• CECIL BOHANON: Spend down surplus? Been there, done that Back in 1998, the state of Indiana had more than $1.3 billion in surplus funds in its general account. This was about 57 days of state spending. The state had total surplus funds of more than $2 billion that was over 24 percent of its annual operatin

    July 23, 2014

  • MAUREEN HAYDEN: Expiring term heightens urgency of legislator's mission State Rep. Rebecca Kubacki had plans for her return to the General Assembly next January.The two-term Republican from Kosciusko County wanted to exert “full force” to roll back a law that prevents the children of undocumented immigrants from paying i

    July 22, 2014

  • TOM LoBIANCO: Indiana Democrats deal with divide on education On the face of it, the battles between Democratic Schools Superintendent Glenda Ritz and supporters and staff of Republican Gov. Mike Pence have been a unifying force for Indiana Democrats. But the scrapping has exposed a deep rift within the party o

    July 22, 2014

  • BRIAN HOWEY: Is Evan Bayh contemplating another gubernatorial run? This could be the saga of “LeBron Bayh.”Like a thunderhead brewing in the distance, you could see this one coming. This was the progression: former state Democratic Chairman Dan Parker announces he will not become a candidate for mayor of Indianapoli

    July 21, 2014

  • DICK WOLFSIE: Please go away already My wife is planning our summer vacation, which we will take in the fall. We took our spring vacation this summer. We got behind in 1984 and still haven't caught up. I don't have much input into the planning of these trips, but Mary Ellen did assign m

    July 21, 2014

  • ED VASICEK: Internet, and future of communication One morning, I was chatting with some retired folks and the subject of paying bills on the Internet came up. One woman said she disposed of her computer years ago and pays her bills by mail. I commented she could get by just fine doing that. The othe

    July 20, 2014

  • FAITH BRAUTIGAM: Learning from others' mistakes through literature If you’ve ever been locked out of somewhere — your home, your car, your workplace — I expect you could tell me all the details of the incident, even if it was years or decades ago. Why? Our brains remember major events, and it’s a big deal to be stra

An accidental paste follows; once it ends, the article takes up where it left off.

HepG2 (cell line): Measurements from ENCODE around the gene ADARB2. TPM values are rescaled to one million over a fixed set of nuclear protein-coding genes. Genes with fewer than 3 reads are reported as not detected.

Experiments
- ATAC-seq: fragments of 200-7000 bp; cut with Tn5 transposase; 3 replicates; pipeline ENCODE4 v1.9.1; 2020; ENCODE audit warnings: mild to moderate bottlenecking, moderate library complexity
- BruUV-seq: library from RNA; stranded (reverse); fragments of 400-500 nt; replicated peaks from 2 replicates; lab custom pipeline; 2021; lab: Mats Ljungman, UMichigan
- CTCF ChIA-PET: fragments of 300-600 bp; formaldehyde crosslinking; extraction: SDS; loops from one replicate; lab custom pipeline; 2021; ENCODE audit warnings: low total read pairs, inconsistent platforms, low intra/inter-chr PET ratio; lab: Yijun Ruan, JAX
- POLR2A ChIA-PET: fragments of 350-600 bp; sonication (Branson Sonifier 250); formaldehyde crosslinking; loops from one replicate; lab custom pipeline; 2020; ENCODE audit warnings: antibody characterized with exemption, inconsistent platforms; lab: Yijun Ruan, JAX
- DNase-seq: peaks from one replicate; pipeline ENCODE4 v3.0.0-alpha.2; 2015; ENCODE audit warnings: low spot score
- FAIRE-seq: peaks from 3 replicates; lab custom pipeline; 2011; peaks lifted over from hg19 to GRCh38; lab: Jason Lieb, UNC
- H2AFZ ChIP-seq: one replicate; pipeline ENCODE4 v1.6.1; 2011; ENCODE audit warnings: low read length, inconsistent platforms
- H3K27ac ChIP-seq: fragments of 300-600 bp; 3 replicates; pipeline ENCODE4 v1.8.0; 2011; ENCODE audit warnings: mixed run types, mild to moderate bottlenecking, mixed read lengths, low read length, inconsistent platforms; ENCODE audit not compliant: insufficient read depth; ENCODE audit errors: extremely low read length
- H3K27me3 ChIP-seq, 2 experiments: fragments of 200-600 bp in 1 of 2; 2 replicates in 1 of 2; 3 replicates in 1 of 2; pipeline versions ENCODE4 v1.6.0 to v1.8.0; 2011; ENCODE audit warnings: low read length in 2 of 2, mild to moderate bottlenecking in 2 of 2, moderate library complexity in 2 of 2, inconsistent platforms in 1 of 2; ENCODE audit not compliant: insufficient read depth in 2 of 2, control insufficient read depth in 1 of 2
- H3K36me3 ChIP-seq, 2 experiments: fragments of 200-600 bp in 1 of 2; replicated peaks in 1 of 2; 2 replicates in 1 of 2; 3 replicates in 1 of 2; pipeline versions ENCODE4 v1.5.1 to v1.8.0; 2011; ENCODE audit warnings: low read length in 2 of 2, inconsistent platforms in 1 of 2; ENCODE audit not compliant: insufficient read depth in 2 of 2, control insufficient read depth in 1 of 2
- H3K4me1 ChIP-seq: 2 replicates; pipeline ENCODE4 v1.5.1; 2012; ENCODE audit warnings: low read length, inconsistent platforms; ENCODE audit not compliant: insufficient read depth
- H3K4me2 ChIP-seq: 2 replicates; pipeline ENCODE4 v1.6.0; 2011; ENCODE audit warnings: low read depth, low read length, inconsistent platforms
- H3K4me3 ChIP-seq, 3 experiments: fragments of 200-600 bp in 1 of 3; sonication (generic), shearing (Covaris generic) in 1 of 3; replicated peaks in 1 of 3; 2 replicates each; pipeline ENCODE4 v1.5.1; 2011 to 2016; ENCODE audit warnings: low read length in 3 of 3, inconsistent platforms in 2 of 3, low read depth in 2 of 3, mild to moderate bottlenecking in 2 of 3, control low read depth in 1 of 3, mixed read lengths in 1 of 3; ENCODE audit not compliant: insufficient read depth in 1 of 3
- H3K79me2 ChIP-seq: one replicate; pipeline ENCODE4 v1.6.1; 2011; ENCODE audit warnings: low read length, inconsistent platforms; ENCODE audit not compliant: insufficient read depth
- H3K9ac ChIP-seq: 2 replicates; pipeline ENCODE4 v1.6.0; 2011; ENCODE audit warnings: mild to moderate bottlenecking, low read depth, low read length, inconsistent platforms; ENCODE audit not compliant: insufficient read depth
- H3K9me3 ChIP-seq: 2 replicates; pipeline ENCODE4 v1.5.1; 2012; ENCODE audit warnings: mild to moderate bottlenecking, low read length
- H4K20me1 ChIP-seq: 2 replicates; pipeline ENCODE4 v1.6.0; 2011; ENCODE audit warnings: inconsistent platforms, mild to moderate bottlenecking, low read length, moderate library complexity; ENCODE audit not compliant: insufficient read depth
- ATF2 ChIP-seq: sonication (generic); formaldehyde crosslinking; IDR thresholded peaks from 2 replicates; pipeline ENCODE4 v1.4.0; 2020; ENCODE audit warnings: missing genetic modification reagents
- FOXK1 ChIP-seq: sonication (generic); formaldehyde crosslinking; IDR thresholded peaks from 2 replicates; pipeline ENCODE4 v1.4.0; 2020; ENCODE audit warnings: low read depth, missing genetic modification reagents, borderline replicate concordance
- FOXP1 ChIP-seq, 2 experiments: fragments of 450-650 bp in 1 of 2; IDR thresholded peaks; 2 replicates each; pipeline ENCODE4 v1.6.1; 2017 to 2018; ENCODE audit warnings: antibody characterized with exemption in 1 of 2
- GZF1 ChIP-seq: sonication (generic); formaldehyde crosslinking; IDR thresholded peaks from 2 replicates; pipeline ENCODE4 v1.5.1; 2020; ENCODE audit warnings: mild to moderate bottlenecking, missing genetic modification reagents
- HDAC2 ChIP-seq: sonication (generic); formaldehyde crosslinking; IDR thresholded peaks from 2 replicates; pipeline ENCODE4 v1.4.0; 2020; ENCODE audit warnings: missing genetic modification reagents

July 20, 2014

  • RAY DAY: We need to get tough Last year I said I was going to quit trying to do anything about the shooting off of fireworks in the neighborhoods. But as anyone who knows me can say, I don't give up on things that are of utmost danger. Here it was, a week before the Fourth of Jul

    July 19, 2014

  • LEE HAMILTON: Is this country doomed to ceaseless polarization? We Americans are trapped in a political dilemma. We all like representative democracy, but we don't much like the way it's performing. The reason for this dissatisfaction is clear. Polls in recent years detail a polarized nation, divided both ideolog

    July 18, 2014

Latest news
Featured Ads
Only on our website
AP Video
Judge Ponders Overturning Colo. Gay Marriage Ban Airlines Halt Travel to Israel Amid Violence NYPD Chief Calls for 'use of Force' Retraining VA Nominee McDonald Goes Before Congress Bush: Don't Worry, Sugarland Isn't Breaking Up US Official: Most Migrant Children to Be Removed Police Probing Brooklyn Bridge Flag Switch CDC Head Concerned About a Post-antibiotic Era Raw: First Lady Says `Drink Up' More Water Courts Conflicted Over Healthcare Law Holder Urges Bipartisanship on Immigration Raw: Truck, Train Crash Leads to Fireball US Airlines Cancel Israel Flights Obama Signs Workforce Training Law Crash Victims' Remains Reach Ukraine-held City Diplomatic Push Intensifies to End War in Gaza Cat Fans Lap Up Feline Film Festival Michigan Plant's Goal: Flower and Die Veteran Creates Job During High Unemployment
Parade
Magazine

Click HERE to read all your Parade favorites including Hollywood Wire, Celebrity interviews and photo galleries, Food recipes and cooking tips, Games and lots more.
Obituaries
Poll
Kelly Lafferty's video on Tom Miller